It appeared initially that Trump would be a valuable partner in our fight against terrorism, in balancing China and in building trade and economic growth, but his isolationist ‘America First‘ approach and dislike of globalism made the trajectory of bilateral relations unpredictable and rough.

Trump did not go against India‘s interests in any significant way, but his immigration and trade policies caused concern in India.

In other words, the major investment that Modi made in cultivating President Obama and laying the foundations of a significant partnership with the US as a pivot to India‘s foreign policy did not create the intended benefits.

Trump‘s policy of withdrawing assistance to Pakistan for failing to fight terrorism was a blessing, but his dependence on Pakistan to find a compromise arrangement in Afghanistan, together with Taliban and to withdraw his troops from Afghanistan was a setback for India.

At the time of Doklam and other instances of China‘s adversarial approach to India,

Trump‘s silence was eloquent.

Modi came to the inevitable conclusion, therefore, that he could not rely on the US as a strong partner in the circumstances, but remained engaged with the US on the basis of the existing arrangements for cooperation.

IMAGE: Modi with Trump and Japanese Prime Minister Abe Shinzo at the G-20 Summit in Osaka, June 28, 2019.

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India has long dreamt of becoming a fourth pole in an emerging global order.

The time has come for us to pursue this dream now that the world is in a flux and the three existing poles are not able to cover the entire globe.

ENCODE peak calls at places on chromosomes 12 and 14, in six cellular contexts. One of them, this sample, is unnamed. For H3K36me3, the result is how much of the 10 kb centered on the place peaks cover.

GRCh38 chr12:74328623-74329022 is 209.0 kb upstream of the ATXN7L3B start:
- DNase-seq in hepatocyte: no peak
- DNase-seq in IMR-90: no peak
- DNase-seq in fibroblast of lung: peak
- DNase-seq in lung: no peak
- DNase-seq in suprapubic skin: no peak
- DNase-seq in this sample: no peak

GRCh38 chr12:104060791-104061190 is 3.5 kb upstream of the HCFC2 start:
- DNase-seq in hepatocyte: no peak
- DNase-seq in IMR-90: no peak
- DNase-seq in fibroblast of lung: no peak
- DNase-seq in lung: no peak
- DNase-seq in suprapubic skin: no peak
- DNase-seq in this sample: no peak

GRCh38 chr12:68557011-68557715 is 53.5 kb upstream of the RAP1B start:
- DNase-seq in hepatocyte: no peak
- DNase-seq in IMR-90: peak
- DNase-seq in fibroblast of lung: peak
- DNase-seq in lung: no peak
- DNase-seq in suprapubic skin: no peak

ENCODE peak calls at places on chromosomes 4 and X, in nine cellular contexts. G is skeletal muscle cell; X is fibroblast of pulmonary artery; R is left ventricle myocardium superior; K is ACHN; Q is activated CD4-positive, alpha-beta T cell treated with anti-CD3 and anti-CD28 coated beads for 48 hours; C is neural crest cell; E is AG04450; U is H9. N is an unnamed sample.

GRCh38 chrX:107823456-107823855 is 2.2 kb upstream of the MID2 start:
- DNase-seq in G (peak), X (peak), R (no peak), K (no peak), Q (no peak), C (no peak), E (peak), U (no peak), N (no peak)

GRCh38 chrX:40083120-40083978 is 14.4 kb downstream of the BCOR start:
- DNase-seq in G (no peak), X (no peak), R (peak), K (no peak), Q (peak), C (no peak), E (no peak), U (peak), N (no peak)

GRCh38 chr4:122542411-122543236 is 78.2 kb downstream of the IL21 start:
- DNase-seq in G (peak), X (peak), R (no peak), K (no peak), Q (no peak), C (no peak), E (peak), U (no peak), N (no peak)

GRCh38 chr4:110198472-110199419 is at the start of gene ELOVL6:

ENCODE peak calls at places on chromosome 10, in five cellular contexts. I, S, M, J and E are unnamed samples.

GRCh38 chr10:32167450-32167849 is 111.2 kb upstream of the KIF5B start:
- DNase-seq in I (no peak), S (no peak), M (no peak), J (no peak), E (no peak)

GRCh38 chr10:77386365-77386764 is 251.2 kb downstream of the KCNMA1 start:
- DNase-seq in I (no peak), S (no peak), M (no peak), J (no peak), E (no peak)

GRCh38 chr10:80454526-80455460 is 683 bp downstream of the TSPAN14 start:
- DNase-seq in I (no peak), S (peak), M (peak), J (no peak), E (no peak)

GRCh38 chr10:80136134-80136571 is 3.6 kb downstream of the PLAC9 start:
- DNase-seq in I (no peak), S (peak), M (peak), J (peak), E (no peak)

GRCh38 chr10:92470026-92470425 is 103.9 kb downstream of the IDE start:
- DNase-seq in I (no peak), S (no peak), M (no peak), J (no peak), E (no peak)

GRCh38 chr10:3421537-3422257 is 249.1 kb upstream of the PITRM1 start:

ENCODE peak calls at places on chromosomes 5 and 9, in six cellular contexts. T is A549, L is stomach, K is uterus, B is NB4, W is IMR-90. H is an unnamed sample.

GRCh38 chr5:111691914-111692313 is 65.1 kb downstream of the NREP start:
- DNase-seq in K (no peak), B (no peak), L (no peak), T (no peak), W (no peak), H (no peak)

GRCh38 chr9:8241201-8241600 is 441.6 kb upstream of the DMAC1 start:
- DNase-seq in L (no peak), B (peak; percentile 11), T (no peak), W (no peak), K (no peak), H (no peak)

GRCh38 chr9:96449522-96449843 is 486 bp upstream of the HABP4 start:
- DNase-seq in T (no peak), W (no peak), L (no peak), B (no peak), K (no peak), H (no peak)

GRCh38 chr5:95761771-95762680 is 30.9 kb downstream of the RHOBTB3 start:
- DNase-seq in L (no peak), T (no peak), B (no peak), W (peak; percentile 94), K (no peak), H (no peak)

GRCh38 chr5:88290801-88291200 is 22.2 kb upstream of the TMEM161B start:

India, having experimented with embracing the United States till 2017, feels it necessary to find an alternative and neither China nor Russia holds any attraction for us.

India too has no constituency of its own, either in our neighbourhood or elsewhere, as the glue of non-alignment has withered away.

The emergence of Narendra Modi as the leader of the biggest democracy presents an opportunity for India to build a string of friendships with common aspirations for beneficial cooperation.

Even in the absence of overwhelming economic and military power, India may be able to build an affinity with a variety of countries across continents and ideological affinities.

Countries like Japan, Germany, Australia, Brazil, South Africa, Indonesia, Malaysia, UAE, Saudi Arabia and Israel come to mind.

One positive development in this context is the overwhelming support India has received from the international community for Modi‘s relentless fight against terrorism, exemplified in the intervention by Trump to de-escalate the situation on the South Asian subcontinent and the listing of Masood Azhar as a global terrorist.

We have done so without deploying our army abroad or launching a hunt for terrorists around the world.